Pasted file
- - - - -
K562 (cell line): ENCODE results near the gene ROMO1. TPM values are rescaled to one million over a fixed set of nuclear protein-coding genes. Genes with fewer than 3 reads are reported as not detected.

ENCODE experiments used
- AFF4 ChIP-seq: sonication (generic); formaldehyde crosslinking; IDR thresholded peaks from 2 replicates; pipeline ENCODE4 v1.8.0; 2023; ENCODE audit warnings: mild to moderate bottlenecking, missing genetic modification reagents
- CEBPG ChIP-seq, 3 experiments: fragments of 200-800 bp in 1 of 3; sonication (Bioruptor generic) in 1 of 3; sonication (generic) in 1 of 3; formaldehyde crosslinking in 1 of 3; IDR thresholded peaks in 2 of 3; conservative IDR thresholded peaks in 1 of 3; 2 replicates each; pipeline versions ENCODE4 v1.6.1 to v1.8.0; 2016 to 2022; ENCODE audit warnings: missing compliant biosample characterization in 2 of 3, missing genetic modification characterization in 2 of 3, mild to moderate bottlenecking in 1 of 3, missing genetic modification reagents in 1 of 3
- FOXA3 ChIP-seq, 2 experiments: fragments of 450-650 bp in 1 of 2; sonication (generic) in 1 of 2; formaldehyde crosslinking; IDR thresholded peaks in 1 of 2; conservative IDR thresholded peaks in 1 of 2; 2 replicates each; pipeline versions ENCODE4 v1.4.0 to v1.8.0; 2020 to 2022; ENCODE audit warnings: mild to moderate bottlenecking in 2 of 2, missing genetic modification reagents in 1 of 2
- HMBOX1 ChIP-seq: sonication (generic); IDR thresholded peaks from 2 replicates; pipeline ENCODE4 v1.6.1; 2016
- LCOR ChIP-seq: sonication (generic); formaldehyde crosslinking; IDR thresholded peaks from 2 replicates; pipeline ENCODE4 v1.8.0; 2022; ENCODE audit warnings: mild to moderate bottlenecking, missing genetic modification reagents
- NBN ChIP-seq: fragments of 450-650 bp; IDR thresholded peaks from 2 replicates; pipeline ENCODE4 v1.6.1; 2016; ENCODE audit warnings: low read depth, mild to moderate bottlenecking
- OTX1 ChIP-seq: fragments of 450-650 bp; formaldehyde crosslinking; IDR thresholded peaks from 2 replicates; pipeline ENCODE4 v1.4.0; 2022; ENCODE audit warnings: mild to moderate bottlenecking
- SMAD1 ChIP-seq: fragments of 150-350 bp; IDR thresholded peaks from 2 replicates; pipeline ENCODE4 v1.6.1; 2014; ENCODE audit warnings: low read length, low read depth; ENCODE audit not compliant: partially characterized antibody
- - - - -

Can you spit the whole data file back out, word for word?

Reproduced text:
K562 (cell line): ENCODE results near the gene ROMO1. TPM values are rescaled to one million over a fixed set of nuclear protein-coding genes. Genes with fewer than 3 reads are reported as not detected.

ENCODE experiments used
- AFF4 ChIP-seq: sonication (generic); formaldehyde crosslinking; IDR thresholded peaks from 2 replicates; pipeline ENCODE4 v1.8.0; 2023; ENCODE audit warnings: mild to moderate bottlenecking, missing genetic modification reagents
- CEBPG ChIP-seq, 3 experiments: fragments of 200-800 bp in 1 of 3; sonication (Bioruptor generic) in 1 of 3; sonication (generic) in 1 of 3; formaldehyde crosslinking in 1 of 3; IDR thresholded peaks in 2 of 3; conservative IDR thresholded peaks in 1 of 3; 2 replicates each; pipeline versions ENCODE4 v1.6.1 to v1.8.0; 2016 to 2022; ENCODE audit warnings: missing compliant biosample characterization in 2 of 3, missing genetic modification characterization in 2 of 3, mild to moderate bottlenecking in 1 of 3, missing genetic modification reagents in 1 of 3
- FOXA3 ChIP-seq, 2 experiments: fragments of 450-650 bp in 1 of 2; sonication (generic) in 1 of 2; formaldehyde crosslinking; IDR thresholded peaks in 1 of 2; conservative IDR thresholded peaks in 1 of 2; 2 replicates each; pipeline versions ENCODE4 v1.4.0 to v1.8.0; 2020 to 2022; ENCODE audit warnings: mild to moderate bottlenecking in 2 of 2, missing genetic modification reagents in 1 of 2
- HMBOX1 ChIP-seq: sonication (generic); IDR thresholded peaks from 2 replicates; pipeline ENCODE4 v1.6.1; 2016
- LCOR ChIP-seq: sonication (generic); formaldehyde crosslinking; IDR thresholded peaks from 2 replicates; pipeline ENCODE4 v1.8.0; 2022; ENCODE audit warnings: mild to moderate bottlenecking, missing genetic modification reagents
- NBN ChIP-seq: fragments of 450-650 bp; IDR thresholded peaks from 2 replicates; pipeline ENCODE4 v1.6.1; 2016; ENCODE audit warnings: low read depth, mild to moderate bottlenecking
- OTX1 ChIP-seq: fragments of 450-650 bp; formaldehyde crosslinking; IDR thresholded peaks from 2 replicates; pipeline ENCODE4 v1.4.0; 2022; ENCODE audit warnings: mild to moderate bottlenecking
- SMAD1 ChIP-seq: fragments of 150-350 bp; IDR thresholded peaks from 2 replicates; pipeline ENCODE4 v1.6.1; 2014; ENCODE audit warnings: low read length, low read depth; ENCODE audit not compliant: partially characterized antibody